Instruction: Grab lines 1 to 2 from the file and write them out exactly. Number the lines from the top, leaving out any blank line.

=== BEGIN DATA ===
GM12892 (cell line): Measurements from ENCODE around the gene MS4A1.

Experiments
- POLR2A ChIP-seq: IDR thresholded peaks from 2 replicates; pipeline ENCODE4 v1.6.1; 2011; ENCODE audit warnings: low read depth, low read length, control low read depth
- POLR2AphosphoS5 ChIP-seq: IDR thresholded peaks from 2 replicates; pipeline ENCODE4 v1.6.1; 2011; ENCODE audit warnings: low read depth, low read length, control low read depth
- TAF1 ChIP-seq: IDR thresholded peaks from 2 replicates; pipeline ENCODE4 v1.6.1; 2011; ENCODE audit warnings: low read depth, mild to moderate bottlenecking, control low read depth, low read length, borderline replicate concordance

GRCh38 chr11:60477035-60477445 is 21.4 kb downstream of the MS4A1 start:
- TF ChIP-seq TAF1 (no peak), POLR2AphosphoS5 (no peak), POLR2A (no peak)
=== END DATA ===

GM12892 (cell line): Measurements from ENCODE around the gene MS4A1.

Experiments